Volitions at the end of life

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phil
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Volitions at the end of life

Post by phil » Tue Oct 31, 2017 12:09 am

HI all

I'm often interested in these words from Bhikkhu Bodhi in one of my notebooks, from the commentarial notes on a discourse (don't know which one.)

"This accumulation of mental energy, habit energy, volitional energy, becomes a tremendous force, which at the time of death projects the stream of consciousness into a new realm of being, a new realm of existence in conformity with the ethical qualities of the volitions themselves."

This is very encouraging if one is living a life in which one can sense a lot of wholesome volitions at work, but I'm not sure it's in line with what the canon usually says. Isn't it taught that it is one volition which may arise in a way not at all in line with the usual volitions of that lifetime? Not that it would be random, but this idea of a kind of motivational push of habitual volitions doesn't feel quite right from an orthodox viewpoint. Or is it? What does the canon say?

Thanks.
Kammalakkhano , bhikkhave, bālo, kammalakkhano pandito, apadānasobhanī paññāti
(The fool is characterized by his/her actions/the wise one is characterized by his/her actions/Wisdom shines forth in behaviour.)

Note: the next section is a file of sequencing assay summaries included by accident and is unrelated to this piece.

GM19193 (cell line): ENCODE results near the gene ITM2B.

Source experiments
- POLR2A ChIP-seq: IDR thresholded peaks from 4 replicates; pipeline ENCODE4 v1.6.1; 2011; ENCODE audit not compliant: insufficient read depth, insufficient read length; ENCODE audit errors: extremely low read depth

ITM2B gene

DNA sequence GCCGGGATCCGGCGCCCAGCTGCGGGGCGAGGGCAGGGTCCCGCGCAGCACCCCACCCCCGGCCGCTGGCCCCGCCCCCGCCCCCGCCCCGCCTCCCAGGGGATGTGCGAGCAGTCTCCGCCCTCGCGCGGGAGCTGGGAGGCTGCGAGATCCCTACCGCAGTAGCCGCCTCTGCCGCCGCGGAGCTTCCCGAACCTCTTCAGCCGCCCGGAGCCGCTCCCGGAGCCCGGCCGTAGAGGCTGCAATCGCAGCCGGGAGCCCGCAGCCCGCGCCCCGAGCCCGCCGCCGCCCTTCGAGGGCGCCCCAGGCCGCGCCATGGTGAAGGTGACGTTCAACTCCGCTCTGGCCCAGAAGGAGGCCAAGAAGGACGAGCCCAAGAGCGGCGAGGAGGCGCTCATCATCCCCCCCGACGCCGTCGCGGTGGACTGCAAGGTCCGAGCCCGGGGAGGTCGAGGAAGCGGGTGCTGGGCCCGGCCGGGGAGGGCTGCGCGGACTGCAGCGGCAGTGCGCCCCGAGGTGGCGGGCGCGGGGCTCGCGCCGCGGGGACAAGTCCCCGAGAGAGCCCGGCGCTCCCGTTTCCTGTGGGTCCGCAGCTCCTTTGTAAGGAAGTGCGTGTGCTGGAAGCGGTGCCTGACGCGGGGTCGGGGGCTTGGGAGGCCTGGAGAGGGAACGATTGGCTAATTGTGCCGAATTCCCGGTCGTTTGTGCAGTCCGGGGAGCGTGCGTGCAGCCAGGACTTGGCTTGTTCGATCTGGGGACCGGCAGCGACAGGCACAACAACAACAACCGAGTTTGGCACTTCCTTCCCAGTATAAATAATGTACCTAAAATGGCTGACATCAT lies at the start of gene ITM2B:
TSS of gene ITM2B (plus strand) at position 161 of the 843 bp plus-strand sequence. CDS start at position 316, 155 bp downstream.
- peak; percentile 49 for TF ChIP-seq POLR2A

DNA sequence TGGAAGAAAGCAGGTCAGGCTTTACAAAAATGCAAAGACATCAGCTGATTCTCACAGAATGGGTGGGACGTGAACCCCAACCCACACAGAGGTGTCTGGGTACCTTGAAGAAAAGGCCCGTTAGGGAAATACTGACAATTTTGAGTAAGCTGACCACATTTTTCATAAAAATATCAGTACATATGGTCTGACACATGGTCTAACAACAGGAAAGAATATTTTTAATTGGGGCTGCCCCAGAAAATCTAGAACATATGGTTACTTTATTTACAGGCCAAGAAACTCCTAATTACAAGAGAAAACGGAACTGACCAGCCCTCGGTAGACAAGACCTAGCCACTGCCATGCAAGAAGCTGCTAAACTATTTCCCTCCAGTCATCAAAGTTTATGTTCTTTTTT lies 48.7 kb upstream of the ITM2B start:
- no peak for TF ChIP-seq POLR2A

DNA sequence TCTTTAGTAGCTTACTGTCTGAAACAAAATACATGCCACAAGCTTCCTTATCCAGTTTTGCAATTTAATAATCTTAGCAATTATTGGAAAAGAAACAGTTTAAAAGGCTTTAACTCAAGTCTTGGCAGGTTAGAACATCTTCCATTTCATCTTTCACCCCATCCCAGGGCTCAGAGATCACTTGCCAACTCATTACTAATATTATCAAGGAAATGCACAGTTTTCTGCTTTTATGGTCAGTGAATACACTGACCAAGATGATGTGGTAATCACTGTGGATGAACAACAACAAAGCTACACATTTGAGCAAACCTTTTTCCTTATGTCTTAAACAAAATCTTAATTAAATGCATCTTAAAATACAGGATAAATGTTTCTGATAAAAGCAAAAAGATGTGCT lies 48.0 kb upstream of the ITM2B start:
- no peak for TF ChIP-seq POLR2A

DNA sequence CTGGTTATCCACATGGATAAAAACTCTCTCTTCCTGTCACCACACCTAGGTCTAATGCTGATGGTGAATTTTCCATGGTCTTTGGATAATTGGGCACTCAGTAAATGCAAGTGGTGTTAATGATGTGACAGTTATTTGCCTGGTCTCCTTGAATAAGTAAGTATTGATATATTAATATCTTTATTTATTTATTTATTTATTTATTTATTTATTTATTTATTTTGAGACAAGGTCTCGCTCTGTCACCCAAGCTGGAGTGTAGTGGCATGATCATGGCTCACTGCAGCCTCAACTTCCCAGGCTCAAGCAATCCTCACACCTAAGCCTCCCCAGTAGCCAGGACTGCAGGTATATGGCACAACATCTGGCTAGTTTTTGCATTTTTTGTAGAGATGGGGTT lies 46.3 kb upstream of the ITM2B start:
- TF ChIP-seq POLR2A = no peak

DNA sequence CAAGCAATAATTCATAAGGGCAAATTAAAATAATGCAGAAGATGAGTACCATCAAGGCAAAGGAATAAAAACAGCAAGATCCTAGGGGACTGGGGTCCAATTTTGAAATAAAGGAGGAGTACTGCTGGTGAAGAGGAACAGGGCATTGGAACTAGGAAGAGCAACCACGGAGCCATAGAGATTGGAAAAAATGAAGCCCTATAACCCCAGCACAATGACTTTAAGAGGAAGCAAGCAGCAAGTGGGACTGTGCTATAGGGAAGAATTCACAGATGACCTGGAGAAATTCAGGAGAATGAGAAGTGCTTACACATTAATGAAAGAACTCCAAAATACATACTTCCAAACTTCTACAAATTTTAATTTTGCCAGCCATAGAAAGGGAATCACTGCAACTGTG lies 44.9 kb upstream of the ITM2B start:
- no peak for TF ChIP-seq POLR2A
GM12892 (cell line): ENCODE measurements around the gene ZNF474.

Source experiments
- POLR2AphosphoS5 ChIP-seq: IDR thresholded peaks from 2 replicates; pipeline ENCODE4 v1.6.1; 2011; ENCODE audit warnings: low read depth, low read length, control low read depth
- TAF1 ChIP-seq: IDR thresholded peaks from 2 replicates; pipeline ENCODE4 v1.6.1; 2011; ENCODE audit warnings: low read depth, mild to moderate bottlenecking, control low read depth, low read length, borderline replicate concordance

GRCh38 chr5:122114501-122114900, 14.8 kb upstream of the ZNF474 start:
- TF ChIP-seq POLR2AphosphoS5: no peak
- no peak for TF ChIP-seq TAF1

(AN 3.2 Lakkhana Sutta)

perkele
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Re: Volitions at the end of life

Post by perkele » Tue Oct 31, 2017 2:47 am

There is this Mahanama Sutta about a layman who is worried about having an unfortunate rebirth due to being distracted at the moment of death. The Buddha puts him at ease, assuring him that, owing to his pious habits, "his death will not be a bad one".

I remember another sutta which describes the benefits of being learnt in the Dhamma: If born among humans or devas, one will remember and recognize it easily. Or if not, friendly devas who one might have known in the previous existence as a human, are likely to come and remind one.

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phil
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Re: Volitions at the end of life

Post by phil » Tue Oct 31, 2017 3:20 am

Thanks perkele.

And of course come to think of it there are several suttas in which householders are told that their moral restraint will lead to happy destinations etc. It could be that the ways busy householders are encouraged to think and the way more complex suttas and Abdhidhamma explain things have a different flavour? I know this is an imponderable, we just have to keep on keeping on but I am curious. I think I remember hearing stories about virtuous monks who were reborn in a woeful realm because of a kamma from a past life becoming the rebirth citta, or something like that. That would run counter to Bhikkhu Bodhi's words in the post above.
Kammalakkhano , bhikkhave, bālo, kammalakkhano pandito, apadānasobhanī paññāti
(The fool is characterized by his/her actions/the wise one is characterized by his/her actions/Wisdom shines forth in behaviour.)
(AN 3.2 Lakkhana Sutta)

pegembara
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Re: Volitions at the end of life